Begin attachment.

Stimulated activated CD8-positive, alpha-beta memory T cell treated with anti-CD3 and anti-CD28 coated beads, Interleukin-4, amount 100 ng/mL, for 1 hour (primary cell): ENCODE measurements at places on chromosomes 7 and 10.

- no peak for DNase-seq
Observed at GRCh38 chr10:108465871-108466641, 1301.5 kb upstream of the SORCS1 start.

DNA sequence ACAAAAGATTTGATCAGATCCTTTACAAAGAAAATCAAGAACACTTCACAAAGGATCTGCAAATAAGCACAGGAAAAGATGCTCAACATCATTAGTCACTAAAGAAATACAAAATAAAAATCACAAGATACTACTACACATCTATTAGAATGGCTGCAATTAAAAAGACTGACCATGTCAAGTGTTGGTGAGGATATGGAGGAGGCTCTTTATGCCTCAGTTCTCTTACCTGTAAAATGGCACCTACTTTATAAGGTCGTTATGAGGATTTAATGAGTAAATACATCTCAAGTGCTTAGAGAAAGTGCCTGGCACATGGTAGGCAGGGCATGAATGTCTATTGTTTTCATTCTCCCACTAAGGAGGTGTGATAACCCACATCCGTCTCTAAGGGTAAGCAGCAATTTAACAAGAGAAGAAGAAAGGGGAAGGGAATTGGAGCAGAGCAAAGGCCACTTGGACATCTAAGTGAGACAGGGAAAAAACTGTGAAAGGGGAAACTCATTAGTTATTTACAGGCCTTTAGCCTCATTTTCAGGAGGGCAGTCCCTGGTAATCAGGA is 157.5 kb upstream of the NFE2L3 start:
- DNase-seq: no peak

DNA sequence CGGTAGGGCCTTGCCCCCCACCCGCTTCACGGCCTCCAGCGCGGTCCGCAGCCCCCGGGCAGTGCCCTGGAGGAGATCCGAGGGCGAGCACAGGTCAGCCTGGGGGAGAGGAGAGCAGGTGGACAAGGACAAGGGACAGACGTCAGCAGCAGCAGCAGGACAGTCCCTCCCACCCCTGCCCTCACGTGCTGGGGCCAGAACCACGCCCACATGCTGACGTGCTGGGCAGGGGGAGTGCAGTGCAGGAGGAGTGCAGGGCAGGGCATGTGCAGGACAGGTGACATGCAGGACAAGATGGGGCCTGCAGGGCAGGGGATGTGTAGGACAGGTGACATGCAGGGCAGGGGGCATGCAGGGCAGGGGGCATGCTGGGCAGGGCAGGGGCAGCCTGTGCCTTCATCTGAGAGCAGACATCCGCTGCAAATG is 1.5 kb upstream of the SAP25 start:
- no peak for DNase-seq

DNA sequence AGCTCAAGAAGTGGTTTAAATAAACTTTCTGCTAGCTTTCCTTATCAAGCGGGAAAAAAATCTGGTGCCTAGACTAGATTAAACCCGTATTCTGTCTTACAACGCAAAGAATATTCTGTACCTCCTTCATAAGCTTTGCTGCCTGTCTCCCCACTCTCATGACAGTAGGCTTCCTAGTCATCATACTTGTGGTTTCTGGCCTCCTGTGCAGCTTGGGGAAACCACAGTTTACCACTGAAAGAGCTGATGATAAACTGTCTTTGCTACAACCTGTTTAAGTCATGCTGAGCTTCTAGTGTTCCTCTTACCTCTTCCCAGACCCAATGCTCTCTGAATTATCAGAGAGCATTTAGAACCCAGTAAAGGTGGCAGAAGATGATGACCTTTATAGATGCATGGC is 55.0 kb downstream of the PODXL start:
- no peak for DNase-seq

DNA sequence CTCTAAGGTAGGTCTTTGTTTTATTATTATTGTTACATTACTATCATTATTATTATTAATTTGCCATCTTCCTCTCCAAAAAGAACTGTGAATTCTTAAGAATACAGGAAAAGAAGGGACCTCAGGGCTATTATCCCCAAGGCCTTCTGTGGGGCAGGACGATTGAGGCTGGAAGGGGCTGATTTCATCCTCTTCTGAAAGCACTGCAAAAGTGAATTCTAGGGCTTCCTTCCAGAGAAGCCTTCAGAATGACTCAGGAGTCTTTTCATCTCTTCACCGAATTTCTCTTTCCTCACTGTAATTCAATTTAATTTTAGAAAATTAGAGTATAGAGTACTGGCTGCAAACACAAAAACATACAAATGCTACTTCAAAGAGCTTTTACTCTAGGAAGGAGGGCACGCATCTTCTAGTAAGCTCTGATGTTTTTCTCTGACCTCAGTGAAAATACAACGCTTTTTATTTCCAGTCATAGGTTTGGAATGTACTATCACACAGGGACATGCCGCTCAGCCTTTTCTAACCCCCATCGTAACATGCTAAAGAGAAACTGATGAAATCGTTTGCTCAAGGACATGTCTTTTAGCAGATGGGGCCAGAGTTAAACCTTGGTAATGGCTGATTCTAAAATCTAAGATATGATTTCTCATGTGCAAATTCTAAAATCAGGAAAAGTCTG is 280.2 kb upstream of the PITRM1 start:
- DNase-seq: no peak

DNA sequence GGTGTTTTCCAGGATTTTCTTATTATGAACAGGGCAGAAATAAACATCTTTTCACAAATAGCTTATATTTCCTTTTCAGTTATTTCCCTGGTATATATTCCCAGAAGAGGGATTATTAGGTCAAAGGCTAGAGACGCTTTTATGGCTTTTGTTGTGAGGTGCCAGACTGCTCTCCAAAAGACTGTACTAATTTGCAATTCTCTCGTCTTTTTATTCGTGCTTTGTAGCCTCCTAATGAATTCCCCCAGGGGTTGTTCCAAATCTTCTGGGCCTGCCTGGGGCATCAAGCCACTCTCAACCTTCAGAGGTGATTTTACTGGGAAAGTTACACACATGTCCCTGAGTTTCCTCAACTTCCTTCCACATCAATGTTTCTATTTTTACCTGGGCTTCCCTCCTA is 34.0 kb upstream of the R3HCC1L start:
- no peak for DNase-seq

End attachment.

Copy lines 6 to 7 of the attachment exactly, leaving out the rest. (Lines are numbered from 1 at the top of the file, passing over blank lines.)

DNA sequence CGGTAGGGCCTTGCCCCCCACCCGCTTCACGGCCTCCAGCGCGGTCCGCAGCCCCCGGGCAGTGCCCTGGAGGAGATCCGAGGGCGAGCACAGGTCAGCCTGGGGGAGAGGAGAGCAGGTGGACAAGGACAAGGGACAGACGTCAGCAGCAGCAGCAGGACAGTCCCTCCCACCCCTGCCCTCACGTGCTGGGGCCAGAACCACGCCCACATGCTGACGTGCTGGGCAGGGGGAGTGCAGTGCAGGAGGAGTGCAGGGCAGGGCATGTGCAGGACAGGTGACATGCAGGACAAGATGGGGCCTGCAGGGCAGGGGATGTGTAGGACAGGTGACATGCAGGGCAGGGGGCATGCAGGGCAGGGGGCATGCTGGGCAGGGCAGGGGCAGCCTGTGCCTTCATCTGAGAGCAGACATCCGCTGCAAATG is 1.5 kb upstream of the SAP25 start:
- no peak for DNase-seq